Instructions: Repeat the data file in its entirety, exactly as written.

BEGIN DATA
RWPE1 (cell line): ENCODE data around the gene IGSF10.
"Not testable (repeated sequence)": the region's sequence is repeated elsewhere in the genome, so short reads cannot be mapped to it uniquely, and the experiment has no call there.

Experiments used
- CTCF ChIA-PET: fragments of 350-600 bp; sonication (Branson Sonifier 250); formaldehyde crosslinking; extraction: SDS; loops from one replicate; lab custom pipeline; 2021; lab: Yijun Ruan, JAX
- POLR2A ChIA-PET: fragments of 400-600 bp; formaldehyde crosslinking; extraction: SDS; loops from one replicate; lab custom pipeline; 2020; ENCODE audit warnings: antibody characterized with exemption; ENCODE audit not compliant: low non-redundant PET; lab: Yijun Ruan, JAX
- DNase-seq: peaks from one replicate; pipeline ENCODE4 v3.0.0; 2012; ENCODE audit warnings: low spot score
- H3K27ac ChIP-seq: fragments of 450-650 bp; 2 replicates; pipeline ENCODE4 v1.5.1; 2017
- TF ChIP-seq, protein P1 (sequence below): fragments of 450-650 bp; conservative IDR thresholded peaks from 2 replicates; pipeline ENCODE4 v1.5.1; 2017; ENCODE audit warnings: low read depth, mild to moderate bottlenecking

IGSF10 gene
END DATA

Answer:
RWPE1 (cell line): ENCODE data around the gene IGSF10.
"Not testable (repeated sequence)": the region's sequence is repeated elsewhere in the genome, so short reads cannot be mapped to it uniquely, and the experiment has no call there.

Experiments used
- CTCF ChIA-PET: fragments of 350-600 bp; sonication (Branson Sonifier 250); formaldehyde crosslinking; extraction: SDS; loops from one replicate; lab custom pipeline; 2021; lab: Yijun Ruan, JAX
- POLR2A ChIA-PET: fragments of 400-600 bp; formaldehyde crosslinking; extraction: SDS; loops from one replicate; lab custom pipeline; 2020; ENCODE audit warnings: antibody characterized with exemption; ENCODE audit not compliant: low non-redundant PET; lab: Yijun Ruan, JAX
- DNase-seq: peaks from one replicate; pipeline ENCODE4 v3.0.0; 2012; ENCODE audit warnings: low spot score
- H3K27ac ChIP-seq: fragments of 450-650 bp; 2 replicates; pipeline ENCODE4 v1.5.1; 2017
- TF ChIP-seq, protein P1 (sequence below): fragments of 450-650 bp; conservative IDR thresholded peaks from 2 replicates; pipeline ENCODE4 v1.5.1; 2017; ENCODE audit warnings: low read depth, mild to moderate bottlenecking

IGSF10 gene